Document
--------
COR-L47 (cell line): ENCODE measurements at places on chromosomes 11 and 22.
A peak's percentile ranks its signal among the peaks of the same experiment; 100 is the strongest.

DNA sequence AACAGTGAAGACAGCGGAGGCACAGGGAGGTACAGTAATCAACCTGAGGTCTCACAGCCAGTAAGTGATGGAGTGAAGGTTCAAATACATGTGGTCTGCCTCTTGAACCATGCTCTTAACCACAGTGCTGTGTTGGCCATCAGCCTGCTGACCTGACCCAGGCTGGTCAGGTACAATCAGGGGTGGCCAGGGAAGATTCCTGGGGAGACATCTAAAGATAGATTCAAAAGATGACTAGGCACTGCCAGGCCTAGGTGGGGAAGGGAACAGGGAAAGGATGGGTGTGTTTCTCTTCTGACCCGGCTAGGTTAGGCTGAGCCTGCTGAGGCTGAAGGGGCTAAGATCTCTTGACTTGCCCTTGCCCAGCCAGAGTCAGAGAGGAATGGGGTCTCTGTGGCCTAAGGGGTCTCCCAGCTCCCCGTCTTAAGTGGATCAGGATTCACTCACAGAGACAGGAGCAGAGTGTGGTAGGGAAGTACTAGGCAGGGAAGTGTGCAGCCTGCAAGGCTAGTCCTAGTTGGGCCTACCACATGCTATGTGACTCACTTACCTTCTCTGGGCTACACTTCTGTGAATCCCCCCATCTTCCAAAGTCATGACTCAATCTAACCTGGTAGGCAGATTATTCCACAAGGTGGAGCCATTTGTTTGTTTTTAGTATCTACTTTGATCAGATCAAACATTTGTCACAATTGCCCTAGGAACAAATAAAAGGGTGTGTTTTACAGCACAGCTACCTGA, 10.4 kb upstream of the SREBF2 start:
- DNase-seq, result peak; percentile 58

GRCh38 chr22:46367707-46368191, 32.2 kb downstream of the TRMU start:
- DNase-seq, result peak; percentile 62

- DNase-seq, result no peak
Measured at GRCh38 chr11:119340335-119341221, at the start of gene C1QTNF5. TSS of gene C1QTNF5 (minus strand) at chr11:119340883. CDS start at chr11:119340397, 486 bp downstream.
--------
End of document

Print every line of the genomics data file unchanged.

COR-L47 (cell line): ENCODE measurements at places on chromosomes 11 and 22.
A peak's percentile ranks its signal among the peaks of the same experiment; 100 is the strongest.

DNA sequence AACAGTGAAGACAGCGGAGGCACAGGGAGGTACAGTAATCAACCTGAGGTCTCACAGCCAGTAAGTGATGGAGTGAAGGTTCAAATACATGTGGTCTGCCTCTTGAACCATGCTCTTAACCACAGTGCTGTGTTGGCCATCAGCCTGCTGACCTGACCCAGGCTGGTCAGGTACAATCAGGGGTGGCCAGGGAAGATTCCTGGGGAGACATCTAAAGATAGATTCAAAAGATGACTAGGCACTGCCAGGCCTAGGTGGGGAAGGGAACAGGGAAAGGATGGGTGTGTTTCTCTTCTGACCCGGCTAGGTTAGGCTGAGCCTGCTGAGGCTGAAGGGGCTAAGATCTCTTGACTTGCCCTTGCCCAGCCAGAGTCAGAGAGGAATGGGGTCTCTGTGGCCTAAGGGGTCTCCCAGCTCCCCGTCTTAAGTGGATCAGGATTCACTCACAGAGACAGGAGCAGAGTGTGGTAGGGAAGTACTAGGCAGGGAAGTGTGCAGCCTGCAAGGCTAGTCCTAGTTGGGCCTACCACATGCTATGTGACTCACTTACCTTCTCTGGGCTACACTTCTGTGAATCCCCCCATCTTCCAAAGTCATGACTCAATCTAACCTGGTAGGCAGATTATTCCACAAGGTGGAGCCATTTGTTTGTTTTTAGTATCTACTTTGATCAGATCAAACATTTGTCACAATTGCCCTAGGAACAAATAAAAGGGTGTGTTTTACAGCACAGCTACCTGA, 10.4 kb upstream of the SREBF2 start:
- DNase-seq, result peak; percentile 58

GRCh38 chr22:46367707-46368191, 32.2 kb downstream of the TRMU start:
- DNase-seq, result peak; percentile 62

- DNase-seq, result no peak
Measured at GRCh38 chr11:119340335-119341221, at the start of gene C1QTNF5. TSS of gene C1QTNF5 (minus strand) at chr11:119340883. CDS start at chr11:119340397, 486 bp downstream.